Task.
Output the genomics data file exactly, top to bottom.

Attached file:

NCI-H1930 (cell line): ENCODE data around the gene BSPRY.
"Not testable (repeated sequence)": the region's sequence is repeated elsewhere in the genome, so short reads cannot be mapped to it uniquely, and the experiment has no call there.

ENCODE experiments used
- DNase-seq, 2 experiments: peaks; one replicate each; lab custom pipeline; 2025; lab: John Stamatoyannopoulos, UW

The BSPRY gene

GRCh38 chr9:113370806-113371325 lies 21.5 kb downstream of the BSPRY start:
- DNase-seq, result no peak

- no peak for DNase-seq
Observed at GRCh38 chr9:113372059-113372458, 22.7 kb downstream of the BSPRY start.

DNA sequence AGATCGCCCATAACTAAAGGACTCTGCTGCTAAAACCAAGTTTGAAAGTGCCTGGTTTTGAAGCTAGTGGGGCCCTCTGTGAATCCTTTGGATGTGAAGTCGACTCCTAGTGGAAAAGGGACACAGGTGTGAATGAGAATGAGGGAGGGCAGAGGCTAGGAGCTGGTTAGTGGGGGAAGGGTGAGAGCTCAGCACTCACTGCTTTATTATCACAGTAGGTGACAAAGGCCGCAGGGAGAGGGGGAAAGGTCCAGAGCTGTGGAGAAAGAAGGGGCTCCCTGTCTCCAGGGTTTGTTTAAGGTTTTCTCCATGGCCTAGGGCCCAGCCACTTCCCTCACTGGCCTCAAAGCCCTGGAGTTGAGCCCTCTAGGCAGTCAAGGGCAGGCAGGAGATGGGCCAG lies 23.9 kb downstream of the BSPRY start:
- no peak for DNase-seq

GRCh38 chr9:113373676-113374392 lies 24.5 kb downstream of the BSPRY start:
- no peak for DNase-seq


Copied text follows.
NCI-H1930 (cell line): ENCODE data around the gene BSPRY.
"Not testable (repeated sequence)": the region's sequence is repeated elsewhere in the genome, so short reads cannot be mapped to it uniquely, and the experiment has no call there.

ENCODE experiments used
- DNase-seq, 2 experiments: peaks; one replicate each; lab custom pipeline; 2025; lab: John Stamatoyannopoulos, UW

The BSPRY gene

GRCh38 chr9:113370806-113371325 lies 21.5 kb downstream of the BSPRY start:
- DNase-seq, result no peak

- no peak for DNase-seq
Observed at GRCh38 chr9:113372059-113372458, 22.7 kb downstream of the BSPRY start.

DNA sequence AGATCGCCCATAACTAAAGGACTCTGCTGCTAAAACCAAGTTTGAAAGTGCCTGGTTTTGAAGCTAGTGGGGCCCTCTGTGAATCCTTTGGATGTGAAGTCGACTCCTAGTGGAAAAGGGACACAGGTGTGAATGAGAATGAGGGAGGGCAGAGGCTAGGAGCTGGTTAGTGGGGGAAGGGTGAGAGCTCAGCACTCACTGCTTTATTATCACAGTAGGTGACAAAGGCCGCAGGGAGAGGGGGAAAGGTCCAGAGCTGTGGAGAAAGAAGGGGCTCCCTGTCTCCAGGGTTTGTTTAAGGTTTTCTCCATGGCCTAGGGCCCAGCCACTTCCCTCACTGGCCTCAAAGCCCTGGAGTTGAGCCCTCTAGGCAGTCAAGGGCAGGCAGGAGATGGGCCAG lies 23.9 kb downstream of the BSPRY start:
- no peak for DNase-seq

GRCh38 chr9:113373676-113374392 lies 24.5 kb downstream of the BSPRY start:
- no peak for DNase-seq